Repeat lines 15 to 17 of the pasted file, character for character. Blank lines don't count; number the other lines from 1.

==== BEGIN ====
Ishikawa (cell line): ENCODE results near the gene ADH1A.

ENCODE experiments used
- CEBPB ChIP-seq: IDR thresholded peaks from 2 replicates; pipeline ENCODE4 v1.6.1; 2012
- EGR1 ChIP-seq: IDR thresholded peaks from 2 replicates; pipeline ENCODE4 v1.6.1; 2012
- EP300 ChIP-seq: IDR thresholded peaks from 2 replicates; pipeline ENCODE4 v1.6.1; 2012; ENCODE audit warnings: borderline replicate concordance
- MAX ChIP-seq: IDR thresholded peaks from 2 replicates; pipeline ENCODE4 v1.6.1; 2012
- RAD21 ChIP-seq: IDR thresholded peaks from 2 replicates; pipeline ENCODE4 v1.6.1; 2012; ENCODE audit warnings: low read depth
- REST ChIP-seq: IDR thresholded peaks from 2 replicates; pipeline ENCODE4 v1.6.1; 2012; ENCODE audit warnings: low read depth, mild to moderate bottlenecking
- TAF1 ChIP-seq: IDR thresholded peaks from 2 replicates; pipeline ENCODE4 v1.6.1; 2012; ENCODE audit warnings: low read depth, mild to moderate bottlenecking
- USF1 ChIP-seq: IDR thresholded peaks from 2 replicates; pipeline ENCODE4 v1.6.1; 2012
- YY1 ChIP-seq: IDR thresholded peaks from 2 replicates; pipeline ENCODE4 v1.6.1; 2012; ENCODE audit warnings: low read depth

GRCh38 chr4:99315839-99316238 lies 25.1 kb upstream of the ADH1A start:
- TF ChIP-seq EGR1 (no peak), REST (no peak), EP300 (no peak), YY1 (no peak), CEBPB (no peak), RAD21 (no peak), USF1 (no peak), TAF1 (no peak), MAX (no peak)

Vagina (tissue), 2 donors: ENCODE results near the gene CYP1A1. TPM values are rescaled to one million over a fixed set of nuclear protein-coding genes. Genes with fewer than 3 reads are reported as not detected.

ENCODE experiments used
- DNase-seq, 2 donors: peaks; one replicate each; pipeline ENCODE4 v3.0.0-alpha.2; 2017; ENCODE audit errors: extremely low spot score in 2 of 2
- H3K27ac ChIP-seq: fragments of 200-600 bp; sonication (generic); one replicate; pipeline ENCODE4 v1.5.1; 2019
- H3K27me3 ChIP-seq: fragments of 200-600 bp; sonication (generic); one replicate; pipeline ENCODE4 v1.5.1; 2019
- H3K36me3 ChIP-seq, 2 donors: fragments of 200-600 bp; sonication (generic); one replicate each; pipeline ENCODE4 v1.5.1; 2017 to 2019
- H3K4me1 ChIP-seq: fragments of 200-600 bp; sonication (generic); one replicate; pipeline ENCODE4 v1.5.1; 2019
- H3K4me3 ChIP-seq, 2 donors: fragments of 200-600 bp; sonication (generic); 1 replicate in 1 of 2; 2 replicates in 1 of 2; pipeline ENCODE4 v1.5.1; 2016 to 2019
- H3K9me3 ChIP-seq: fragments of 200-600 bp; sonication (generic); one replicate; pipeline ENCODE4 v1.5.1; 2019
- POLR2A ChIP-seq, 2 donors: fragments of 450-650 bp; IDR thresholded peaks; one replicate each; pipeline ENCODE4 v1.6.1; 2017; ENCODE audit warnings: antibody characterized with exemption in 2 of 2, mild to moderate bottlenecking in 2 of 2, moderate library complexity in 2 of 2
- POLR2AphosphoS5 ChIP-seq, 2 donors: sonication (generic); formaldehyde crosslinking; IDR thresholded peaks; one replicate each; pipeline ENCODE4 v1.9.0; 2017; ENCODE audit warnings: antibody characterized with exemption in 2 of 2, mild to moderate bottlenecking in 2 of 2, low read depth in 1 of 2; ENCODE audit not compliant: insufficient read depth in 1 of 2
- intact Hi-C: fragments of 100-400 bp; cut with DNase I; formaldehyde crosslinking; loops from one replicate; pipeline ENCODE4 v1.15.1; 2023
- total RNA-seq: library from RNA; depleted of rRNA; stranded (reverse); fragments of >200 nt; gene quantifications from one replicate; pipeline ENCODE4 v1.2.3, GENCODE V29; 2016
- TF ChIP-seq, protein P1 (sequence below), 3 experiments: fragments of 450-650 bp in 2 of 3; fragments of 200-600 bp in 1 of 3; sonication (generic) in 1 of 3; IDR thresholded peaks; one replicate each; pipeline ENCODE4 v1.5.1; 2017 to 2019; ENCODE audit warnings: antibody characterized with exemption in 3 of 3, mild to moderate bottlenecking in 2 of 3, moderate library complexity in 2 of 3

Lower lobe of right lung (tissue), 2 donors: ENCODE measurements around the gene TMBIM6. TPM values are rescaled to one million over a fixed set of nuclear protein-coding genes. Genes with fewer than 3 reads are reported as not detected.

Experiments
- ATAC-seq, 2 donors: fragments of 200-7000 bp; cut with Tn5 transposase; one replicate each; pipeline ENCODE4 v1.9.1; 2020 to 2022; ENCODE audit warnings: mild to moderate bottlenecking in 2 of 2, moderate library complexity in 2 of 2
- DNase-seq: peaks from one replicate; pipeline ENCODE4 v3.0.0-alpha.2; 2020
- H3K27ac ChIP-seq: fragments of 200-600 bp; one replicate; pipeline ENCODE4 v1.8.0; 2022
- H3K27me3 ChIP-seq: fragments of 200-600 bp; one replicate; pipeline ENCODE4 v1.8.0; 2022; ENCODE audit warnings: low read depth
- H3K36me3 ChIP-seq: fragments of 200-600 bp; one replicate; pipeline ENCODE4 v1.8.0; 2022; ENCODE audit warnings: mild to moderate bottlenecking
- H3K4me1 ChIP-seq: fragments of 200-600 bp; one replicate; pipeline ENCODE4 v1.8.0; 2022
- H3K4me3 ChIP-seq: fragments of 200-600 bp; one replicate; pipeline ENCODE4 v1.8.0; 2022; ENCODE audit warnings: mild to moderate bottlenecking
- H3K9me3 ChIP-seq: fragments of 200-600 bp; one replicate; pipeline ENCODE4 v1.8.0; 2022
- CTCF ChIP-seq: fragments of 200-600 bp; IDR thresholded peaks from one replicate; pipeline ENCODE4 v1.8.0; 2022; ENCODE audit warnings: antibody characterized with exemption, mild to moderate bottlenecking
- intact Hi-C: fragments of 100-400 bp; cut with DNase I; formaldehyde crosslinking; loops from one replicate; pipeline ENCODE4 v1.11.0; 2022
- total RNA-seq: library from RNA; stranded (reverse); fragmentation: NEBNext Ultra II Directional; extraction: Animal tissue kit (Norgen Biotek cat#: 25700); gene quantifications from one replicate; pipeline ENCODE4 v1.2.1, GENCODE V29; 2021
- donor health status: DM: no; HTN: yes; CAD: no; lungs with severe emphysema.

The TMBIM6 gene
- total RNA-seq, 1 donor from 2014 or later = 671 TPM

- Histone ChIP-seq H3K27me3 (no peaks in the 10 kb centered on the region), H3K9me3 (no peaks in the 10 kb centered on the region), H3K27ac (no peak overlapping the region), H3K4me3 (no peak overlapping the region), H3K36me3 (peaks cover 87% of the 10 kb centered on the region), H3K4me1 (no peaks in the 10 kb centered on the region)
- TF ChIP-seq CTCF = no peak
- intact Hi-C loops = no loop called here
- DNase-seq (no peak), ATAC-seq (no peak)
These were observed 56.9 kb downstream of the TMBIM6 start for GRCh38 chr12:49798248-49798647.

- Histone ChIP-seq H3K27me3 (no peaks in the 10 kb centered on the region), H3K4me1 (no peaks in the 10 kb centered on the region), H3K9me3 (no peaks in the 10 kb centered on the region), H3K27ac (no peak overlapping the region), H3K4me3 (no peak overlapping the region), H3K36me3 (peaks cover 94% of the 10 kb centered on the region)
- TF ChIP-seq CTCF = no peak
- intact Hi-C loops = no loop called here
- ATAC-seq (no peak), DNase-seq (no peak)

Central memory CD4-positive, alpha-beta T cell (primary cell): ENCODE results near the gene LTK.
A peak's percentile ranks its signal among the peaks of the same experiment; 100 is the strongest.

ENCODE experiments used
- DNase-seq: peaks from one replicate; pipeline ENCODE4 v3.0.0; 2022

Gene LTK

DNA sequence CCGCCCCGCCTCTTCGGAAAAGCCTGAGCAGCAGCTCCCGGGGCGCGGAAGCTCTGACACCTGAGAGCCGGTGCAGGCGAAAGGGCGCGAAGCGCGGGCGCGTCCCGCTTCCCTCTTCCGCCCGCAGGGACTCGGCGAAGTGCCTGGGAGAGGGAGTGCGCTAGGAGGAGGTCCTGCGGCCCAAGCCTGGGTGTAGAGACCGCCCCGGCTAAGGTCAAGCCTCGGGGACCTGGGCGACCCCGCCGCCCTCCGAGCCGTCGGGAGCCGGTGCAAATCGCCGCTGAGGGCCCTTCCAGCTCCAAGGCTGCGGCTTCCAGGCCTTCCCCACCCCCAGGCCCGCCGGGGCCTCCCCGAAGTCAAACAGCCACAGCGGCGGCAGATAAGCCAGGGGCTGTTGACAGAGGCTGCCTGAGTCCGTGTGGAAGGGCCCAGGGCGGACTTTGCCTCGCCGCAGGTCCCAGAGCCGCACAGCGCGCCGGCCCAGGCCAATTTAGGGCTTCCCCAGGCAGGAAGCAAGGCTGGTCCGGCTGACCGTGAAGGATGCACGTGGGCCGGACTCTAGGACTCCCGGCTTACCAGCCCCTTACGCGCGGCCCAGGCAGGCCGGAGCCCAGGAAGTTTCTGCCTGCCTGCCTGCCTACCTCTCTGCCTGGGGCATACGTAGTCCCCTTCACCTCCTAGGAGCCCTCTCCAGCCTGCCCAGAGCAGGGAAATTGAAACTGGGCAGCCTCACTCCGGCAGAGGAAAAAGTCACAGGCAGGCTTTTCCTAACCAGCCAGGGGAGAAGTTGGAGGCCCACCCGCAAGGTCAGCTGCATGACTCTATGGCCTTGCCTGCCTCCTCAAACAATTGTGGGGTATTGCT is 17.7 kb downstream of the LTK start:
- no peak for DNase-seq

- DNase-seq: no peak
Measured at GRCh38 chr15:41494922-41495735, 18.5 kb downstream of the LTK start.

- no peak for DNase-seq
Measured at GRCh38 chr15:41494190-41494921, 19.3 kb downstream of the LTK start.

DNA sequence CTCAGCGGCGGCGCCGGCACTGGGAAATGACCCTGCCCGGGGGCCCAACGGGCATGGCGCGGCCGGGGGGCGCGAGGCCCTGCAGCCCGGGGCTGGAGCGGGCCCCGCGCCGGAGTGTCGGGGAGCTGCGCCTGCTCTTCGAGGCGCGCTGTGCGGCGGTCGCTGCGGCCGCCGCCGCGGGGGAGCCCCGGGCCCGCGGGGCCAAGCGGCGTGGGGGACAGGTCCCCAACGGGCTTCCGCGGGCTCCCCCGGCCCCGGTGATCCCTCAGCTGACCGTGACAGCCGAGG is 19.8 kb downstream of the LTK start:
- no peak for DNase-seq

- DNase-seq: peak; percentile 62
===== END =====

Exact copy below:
ENCODE experiments used
- DNase-seq, 2 donors: peaks; one replicate each; pipeline ENCODE4 v3.0.0-alpha.2; 2017; ENCODE audit errors: extremely low spot score in 2 of 2
- H3K27ac ChIP-seq: fragments of 200-600 bp; sonication (generic); one replicate; pipeline ENCODE4 v1.5.1; 2019